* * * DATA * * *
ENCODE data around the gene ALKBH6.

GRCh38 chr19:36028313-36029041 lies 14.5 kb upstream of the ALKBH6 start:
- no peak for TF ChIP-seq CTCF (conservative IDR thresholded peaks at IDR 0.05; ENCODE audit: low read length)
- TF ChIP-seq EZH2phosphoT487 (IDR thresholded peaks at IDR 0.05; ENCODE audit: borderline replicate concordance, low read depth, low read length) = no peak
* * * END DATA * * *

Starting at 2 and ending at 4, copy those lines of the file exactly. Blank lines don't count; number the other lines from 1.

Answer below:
GRCh38 chr19:36028313-36029041 lies 14.5 kb upstream of the ALKBH6 start:
- no peak for TF ChIP-seq CTCF (conservative IDR thresholded peaks at IDR 0.05; ENCODE audit: low read length)
- TF ChIP-seq EZH2phosphoT487 (IDR thresholded peaks at IDR 0.05; ENCODE audit: borderline replicate concordance, low read depth, low read length) = no peak